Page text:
LOS ANGELES (Reuters) - In a case that illustrates the mounting risks facing cash-strapped California cities and their lenders, the desert city of Victorville is bracing for possible litigation amid allegations that it improperly shifted funds among different city-controlled entities.
The Victorville city council was told by its attorney last week that it faced “significant exposure to litigation” relating to a little-publicized Securities and Exchange Commission investigation into its financial practices, the city attorney acknowledged in a statement to Reuters.
City attorney Andre de Bortnowsky denied that Victorville had violated any laws, and said “it almost appears as if the SEC is on a fishing expedition.”
The exact focus of the SEC investigation is not known. The SEC declined to comment.
In late June, a civil grand jury report alleged that Victorville may have violated state laws by transferring property taxes dedicated to its sanitation department to its general fund budget. Civil grand juries are investigative bodies that are not empowered to bring charges.
Harvey M. Rose Associates, a San Francisco-based public sector management consulting firm, said in its report to the civil grand jury that Victorville had mismanaged projects, made poor decisions on contracts and loaned $38 million to its municipal utility and its local airport. The report said repayment of those loans was “highly questionable.”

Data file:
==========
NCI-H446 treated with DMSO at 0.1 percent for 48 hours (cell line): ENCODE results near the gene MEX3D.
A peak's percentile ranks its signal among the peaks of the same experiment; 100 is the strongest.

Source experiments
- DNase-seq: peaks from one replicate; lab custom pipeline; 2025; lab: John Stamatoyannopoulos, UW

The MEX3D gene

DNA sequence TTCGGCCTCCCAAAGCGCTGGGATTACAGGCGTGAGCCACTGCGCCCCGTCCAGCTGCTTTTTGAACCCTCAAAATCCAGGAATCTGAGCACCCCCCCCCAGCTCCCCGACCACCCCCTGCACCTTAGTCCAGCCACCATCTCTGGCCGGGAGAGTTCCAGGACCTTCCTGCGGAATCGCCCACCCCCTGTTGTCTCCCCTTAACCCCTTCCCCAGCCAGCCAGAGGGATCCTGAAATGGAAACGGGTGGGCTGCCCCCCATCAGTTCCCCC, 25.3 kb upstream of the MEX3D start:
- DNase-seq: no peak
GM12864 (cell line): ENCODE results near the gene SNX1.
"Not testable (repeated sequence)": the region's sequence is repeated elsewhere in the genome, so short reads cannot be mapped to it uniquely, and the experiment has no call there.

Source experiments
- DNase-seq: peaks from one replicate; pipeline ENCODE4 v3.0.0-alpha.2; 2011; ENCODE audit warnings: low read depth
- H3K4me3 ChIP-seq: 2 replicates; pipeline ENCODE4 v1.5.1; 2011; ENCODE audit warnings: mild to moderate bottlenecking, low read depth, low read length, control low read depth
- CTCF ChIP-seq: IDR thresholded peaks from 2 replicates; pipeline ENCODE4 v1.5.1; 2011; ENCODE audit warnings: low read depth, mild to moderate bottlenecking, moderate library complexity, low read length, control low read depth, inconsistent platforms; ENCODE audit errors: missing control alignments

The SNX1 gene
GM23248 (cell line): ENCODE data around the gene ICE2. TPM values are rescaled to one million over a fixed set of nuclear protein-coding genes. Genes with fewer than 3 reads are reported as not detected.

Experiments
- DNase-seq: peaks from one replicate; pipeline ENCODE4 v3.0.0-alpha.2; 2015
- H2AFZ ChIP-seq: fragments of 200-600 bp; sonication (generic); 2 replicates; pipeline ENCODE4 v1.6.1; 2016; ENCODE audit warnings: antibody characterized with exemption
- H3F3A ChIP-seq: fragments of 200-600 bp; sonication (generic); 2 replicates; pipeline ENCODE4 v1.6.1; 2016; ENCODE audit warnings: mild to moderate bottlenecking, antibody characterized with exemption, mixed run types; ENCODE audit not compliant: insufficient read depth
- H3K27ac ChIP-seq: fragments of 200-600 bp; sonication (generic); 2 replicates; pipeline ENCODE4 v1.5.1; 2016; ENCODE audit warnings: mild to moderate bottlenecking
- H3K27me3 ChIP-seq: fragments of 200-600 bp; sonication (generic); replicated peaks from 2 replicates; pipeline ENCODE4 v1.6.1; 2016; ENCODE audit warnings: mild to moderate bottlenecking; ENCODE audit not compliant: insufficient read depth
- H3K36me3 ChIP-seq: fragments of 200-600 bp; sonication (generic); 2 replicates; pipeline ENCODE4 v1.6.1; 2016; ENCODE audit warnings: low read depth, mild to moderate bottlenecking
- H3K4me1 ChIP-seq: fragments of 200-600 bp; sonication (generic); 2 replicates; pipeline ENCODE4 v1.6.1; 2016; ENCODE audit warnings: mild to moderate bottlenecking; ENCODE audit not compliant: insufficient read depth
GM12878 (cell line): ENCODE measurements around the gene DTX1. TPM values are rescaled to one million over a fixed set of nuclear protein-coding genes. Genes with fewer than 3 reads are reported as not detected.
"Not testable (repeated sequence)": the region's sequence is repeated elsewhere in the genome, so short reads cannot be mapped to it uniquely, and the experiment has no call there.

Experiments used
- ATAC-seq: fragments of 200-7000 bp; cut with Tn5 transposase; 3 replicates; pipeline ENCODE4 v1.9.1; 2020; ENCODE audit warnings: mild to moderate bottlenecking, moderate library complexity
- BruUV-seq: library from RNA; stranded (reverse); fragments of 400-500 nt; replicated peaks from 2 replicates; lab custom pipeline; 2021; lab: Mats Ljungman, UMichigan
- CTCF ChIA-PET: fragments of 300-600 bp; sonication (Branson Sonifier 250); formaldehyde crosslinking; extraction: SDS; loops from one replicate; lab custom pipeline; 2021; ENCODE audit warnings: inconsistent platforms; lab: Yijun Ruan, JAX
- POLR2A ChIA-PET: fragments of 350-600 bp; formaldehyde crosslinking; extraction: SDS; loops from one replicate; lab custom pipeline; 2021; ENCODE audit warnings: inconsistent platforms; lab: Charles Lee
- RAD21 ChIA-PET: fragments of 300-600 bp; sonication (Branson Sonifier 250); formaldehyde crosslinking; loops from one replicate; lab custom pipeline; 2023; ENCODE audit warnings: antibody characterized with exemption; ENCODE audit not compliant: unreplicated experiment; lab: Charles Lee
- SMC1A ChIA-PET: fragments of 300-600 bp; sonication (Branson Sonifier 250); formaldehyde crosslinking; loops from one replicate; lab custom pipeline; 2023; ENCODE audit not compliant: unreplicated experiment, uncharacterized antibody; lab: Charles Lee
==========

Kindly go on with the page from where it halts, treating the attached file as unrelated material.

The report said the utility is insolvent, with $32 million in assets and $108 million in liabilities.
Bortnowsky, in an email to Reuters, said the city “takes issue with respect to many of the statements contained in the Grand Jury report, especially those pertaining to purported violations of state and local laws and resolutions.”
He said a full response to the grand jury allegations would be “forthcoming shortly.”
Victorville, with a population of about 115,000, had a total of $407 million in bond debt as of June 30, 2011.
The city’s auditors said in February that there “was substantial doubt about the city’s ability to continue as going concern” due to “recurring losses” in its general fund and lack of liquidity in funds for its utility and the airport.
The city council in late June adopted a $47 million budget for its general fund that included a $74,992 surplus.
Three California cities have filed or said they would file for bankruptcy since June 28, when Stockton filed for Chapter 9 protection to restructure more than $700 million in debt.
On July 2, the city of Mammoth Lakes filed to shield itself from a $43 million court judgment. The San Bernardino city council voted on July 18 to seek bankruptcy protection.
In both Stockton and San Bernardino, poor financial controls and shuffling of money among different city entities appear to have contributed to their respective financial crises.
Reporting by Jim Christie and Ronald Grover; Editing by Jonathan Weber, Lisa Shumaker and Matthew Lewis